An old fellow of sixty-two, who had stolen one day from the business of the Alley, next came towards the altar, and seemed to express a strong desire for a cake. Plutus, who recollected him at first sight, immediately offered him one, which, though very mouldy and coarse, was gilt all over; but he was astonished at the old gentleman's refusing it, and petitioning Cupid for a cake of the most elegant form and sweetest ingredients. The little god at first repulsed him with indignation, but afterwards sold it to him for a large sum of money; a circumstance, which amazed me beyond expression, but which I soon found was very commonly practised in this Temple. The old fellow retired with his purchased prize; and though I imagined he might still have a colt's tooth remaining, after having for some time mumbled it between his old gums in vain, it lay by him untouched and unenjoyed.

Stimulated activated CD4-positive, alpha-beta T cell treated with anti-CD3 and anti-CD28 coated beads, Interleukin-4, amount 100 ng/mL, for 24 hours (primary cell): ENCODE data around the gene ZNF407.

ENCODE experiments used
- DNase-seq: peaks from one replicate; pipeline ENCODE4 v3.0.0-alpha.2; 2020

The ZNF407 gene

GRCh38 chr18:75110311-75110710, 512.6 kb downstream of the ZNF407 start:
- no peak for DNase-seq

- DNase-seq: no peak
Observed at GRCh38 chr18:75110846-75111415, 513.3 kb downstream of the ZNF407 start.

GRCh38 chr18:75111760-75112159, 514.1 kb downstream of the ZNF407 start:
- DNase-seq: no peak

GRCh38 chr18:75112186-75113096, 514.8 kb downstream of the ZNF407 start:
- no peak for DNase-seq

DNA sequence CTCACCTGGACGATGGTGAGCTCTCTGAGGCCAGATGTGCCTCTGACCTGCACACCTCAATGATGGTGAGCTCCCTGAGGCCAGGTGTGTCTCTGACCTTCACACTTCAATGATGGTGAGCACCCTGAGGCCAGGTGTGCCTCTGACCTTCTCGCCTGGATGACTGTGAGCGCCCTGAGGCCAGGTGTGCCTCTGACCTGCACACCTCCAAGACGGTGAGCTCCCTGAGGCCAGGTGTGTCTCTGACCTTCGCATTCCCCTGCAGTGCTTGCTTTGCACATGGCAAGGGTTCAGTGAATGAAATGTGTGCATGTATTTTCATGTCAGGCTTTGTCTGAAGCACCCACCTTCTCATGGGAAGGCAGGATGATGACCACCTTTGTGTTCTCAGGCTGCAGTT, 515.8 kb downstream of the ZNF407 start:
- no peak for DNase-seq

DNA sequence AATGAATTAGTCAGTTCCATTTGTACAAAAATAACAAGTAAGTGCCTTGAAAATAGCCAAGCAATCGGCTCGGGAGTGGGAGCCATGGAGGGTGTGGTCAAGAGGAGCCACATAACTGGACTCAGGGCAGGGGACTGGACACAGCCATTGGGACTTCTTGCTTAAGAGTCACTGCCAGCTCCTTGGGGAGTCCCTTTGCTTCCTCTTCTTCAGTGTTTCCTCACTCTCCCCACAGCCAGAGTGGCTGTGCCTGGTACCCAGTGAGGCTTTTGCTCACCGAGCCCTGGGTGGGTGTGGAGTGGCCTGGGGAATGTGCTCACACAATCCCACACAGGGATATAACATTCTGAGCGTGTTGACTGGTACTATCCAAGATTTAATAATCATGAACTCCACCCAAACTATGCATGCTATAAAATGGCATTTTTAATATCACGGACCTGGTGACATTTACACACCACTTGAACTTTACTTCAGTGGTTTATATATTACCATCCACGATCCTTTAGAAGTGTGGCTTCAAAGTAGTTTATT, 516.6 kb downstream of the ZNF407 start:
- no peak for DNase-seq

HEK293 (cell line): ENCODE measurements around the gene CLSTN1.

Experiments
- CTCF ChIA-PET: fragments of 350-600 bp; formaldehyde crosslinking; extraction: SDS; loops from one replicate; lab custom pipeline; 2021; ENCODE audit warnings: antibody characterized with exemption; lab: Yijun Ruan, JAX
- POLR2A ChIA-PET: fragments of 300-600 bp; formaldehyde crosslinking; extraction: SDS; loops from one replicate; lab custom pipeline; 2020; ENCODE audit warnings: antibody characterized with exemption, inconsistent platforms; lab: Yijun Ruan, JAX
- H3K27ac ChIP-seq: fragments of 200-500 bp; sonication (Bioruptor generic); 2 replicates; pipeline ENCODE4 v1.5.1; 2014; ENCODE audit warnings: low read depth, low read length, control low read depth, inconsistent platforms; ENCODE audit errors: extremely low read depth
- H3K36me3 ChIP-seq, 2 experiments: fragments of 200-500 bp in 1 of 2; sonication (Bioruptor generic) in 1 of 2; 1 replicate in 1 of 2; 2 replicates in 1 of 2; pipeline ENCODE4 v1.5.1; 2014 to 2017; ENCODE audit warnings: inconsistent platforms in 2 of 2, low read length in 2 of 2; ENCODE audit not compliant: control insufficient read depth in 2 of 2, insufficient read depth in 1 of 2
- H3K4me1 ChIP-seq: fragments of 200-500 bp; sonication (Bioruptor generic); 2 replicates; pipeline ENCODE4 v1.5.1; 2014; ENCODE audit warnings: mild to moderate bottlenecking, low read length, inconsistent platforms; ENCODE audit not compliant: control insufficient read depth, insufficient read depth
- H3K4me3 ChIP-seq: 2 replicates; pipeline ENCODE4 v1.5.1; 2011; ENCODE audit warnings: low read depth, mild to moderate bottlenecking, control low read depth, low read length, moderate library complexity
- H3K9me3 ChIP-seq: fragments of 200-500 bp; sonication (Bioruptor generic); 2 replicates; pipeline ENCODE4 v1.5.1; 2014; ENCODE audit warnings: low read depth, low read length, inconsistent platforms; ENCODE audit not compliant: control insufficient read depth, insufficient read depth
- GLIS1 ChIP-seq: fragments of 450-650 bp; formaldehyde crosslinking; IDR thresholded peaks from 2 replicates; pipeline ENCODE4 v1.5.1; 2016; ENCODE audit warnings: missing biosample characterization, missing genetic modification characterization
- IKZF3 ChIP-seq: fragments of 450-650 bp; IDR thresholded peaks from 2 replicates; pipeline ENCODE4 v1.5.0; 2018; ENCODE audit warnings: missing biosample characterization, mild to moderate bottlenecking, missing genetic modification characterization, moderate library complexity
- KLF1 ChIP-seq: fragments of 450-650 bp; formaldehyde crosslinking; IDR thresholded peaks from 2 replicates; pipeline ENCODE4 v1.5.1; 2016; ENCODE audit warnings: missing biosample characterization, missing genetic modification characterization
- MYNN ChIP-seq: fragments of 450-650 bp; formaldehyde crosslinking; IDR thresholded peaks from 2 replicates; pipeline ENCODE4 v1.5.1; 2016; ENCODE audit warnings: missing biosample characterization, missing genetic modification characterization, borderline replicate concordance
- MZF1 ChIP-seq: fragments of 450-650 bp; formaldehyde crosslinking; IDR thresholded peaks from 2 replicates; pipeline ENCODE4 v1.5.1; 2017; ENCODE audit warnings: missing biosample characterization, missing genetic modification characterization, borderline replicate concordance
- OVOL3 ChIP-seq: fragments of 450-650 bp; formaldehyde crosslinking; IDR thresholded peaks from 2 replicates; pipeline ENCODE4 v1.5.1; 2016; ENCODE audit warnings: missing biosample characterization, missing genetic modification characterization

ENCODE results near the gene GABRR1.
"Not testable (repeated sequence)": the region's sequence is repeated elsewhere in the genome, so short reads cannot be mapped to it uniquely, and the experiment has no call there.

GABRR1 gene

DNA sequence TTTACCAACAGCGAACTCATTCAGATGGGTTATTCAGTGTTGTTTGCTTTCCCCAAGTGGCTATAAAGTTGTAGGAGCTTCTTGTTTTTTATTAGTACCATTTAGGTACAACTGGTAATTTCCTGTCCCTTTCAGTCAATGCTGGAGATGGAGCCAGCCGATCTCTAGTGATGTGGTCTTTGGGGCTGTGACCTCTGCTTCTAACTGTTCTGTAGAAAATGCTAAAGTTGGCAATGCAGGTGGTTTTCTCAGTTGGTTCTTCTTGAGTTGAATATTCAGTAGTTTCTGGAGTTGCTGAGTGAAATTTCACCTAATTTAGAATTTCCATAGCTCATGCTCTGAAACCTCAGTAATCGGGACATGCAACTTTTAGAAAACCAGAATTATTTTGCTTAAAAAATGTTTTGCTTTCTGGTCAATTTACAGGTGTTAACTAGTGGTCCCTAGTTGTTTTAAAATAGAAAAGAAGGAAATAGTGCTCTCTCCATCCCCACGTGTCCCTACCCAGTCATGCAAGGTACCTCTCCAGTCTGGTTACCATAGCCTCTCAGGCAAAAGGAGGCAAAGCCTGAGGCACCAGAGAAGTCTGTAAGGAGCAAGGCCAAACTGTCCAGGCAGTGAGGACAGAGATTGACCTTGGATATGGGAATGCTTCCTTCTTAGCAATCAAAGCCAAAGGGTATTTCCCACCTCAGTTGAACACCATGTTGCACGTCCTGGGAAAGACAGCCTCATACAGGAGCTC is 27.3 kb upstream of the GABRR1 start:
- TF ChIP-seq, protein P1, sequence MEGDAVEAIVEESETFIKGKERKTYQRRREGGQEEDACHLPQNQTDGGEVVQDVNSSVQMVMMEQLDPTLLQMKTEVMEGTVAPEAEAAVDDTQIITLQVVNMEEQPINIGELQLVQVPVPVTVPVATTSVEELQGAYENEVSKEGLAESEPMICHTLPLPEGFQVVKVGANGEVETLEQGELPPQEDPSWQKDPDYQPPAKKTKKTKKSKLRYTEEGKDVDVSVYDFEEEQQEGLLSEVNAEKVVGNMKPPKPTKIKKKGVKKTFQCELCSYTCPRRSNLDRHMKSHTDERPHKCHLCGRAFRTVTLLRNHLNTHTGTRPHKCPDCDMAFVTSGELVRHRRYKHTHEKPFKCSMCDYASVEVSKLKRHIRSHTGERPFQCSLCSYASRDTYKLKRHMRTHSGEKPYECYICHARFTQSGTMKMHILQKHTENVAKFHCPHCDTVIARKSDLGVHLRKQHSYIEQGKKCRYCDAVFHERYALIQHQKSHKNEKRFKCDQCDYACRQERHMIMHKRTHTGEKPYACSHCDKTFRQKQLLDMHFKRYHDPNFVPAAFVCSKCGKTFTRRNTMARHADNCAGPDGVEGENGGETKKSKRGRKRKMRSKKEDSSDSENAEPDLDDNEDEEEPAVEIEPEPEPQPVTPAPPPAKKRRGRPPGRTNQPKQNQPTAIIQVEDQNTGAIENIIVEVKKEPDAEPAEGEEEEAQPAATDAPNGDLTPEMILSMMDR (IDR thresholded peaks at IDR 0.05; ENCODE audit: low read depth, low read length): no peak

I was afterwards very much disgusted with the many instances that occurred, of these delicate morsels being set up to sale: and I found, that their price rose and fell, like that of beef or mutton, according to the glut or scarcity of the market. I was particularly af fected with the disposal of the two following. A young gentleman and lady were approaching the altar, and had agreed to take between them a cake of a plain form but delicious flavour, marked Love and Competence; but a person of quality stepping forward, per

[ocr errors]

suaded the false female to join with him, and receive from Plutus one much more glittering, marked Indifference, and a large Settlement. Another lady coming up with a knight of the Eath, being tempted by a cake with a red ribband streaming from it, like the flags on a twelfth-cake; but was prevailed on by a person of greater rank and distinction to accept a more showy cake, adorned with a blue ribband and a coro